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CSS Language Speak: Container vs Wrapper?

Posted by: admin December 31, 2017 Leave a comment

Questions:

What’s the difference between container and wrapper? And what is meant by each?

Answers:

There is no difference between them.

It’s just what you like to call the <div> that, often, contains all content of a page

Questions:
Answers:

According to this answer:

In programming languages the word container is generally used for
structures that can contain more than one element.

A wrapper instead is something that wraps around a single object
to provide more functionalities and interfaces to it.

This definition matches with meaning of the words and it’s useful for html structures like:

<ul class="items-container">
    <li class="item-wrapper">
        <div class="item">...</div>
    </li>
    <li class="item-wrapper">
        <div class="item">...</div>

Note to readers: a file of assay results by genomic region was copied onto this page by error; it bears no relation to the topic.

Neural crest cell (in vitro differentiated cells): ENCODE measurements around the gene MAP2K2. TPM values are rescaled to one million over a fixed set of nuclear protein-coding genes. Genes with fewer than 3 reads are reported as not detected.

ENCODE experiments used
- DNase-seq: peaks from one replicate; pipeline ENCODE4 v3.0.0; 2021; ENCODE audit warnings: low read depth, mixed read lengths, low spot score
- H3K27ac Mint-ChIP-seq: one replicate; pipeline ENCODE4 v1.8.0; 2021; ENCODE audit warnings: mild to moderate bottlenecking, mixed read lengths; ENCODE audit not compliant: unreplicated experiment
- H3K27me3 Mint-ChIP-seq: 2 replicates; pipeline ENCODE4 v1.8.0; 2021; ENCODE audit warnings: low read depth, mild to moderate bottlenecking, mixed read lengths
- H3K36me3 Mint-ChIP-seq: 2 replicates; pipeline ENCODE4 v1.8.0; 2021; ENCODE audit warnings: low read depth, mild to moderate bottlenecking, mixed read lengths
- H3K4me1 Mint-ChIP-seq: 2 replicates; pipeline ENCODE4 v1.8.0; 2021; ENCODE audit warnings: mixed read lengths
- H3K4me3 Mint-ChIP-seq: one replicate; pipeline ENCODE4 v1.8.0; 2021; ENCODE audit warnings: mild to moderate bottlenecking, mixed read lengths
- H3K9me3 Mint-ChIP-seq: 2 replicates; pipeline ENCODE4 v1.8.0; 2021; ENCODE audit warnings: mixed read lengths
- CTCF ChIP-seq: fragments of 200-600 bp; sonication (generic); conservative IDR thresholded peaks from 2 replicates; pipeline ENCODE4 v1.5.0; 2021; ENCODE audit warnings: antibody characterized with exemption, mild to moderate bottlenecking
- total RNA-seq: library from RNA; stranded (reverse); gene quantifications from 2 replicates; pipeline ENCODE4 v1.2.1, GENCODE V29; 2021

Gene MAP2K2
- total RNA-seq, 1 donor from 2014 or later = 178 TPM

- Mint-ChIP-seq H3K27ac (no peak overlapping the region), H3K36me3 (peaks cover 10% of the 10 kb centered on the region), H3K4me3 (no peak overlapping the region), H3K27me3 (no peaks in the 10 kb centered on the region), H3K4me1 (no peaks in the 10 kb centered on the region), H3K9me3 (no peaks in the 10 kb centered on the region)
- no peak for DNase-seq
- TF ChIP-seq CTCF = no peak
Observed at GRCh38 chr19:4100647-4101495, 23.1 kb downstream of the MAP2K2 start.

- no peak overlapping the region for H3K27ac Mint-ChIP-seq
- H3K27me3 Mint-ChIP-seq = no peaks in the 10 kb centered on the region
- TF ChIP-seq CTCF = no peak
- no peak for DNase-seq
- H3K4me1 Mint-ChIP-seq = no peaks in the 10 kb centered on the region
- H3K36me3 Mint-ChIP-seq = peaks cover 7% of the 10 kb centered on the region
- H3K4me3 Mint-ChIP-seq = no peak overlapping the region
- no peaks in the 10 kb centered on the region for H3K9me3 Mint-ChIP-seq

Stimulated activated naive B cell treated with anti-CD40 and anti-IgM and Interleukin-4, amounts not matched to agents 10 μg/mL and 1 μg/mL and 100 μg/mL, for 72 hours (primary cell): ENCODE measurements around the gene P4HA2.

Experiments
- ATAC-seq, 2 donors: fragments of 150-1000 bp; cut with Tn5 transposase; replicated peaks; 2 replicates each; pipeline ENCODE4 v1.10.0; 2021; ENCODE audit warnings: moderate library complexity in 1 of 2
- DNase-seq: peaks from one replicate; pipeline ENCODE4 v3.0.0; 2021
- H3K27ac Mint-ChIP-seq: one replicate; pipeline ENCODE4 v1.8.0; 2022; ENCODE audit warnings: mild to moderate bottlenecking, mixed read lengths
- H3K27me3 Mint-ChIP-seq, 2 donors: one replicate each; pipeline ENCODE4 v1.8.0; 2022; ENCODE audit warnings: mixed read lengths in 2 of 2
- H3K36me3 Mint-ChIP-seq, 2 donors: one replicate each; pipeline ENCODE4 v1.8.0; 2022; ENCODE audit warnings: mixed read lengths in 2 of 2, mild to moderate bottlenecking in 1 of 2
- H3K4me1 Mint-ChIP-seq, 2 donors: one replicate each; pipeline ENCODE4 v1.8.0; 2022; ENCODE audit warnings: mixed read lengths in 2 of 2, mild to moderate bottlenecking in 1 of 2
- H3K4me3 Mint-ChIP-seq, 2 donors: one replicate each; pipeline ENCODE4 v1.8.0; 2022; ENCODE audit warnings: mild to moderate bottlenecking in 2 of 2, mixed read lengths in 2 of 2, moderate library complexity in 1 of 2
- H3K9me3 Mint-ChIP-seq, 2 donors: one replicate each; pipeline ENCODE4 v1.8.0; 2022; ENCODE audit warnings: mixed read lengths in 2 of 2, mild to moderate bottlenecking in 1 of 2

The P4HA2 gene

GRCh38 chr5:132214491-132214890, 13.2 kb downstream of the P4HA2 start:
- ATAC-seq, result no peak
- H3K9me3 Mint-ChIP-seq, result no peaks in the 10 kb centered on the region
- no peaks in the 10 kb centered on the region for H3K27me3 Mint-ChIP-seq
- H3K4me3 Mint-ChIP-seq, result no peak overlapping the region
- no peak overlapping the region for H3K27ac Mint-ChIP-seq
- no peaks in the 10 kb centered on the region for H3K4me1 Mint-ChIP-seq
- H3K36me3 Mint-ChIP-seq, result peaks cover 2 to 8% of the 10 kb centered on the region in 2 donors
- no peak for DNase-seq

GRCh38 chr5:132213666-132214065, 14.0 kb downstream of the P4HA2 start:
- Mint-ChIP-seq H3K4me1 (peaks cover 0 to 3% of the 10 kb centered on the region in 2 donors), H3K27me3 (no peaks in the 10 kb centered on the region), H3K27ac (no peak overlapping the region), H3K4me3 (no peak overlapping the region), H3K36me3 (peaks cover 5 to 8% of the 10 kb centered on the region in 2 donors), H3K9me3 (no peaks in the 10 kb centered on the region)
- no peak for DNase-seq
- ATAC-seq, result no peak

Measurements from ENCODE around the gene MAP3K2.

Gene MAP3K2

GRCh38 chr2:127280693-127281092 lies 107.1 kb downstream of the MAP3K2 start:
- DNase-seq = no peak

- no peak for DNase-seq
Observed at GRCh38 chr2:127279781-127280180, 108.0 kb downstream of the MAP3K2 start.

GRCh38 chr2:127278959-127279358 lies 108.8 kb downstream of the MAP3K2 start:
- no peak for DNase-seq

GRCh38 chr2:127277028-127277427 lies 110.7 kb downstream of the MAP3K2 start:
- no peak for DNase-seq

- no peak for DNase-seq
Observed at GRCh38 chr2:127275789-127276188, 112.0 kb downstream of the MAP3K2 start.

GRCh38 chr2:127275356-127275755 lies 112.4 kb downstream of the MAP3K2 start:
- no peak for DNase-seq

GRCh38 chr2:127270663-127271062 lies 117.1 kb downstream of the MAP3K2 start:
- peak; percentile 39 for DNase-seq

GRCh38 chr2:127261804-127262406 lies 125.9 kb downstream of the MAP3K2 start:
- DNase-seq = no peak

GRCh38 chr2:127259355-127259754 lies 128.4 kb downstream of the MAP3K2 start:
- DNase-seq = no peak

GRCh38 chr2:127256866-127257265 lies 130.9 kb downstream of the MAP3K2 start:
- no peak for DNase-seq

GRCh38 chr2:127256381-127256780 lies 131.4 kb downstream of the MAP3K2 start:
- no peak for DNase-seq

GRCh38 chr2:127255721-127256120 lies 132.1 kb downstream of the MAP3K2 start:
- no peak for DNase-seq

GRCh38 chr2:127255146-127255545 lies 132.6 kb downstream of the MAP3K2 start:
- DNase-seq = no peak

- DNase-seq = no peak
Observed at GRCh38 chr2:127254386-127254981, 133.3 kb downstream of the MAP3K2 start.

</li>
    <li class="item-wrapper">
        <div class="item">...</div>
    </li>
    <li class="item-wrapper">
        <div class="item">...</div>
    </li>
    <li class="item-wrapper">
        <div class="item">...</div>
    </li>
</ul>

Questions:
Answers:

There can be a difference, if you choose to give’em one. Actually it makes sense to have two names for a container/wrapper, as they have different functions:

1) the standard wrap we think of has a width of let’s say 960px or 60em and centers its content on the screen (margin:auto)

2) there’s another wrap – the one that is in some cases necessary to implement a sticky footer. imo the sticky footer with the best browser support (no js and at least quite clean) is this one: http://ryanfait.com/sticky-footer/

apropos sticky: sticking to existing naming conventions, I like the one of apppie, which clearly distinguishes between wrap 1 (called container) and wrap 2 (called wrapper). see: http://www.apppie.org/pages/approach/naming.html

there might be other conventions. as said, that you distinguish makes sense – how is up to you.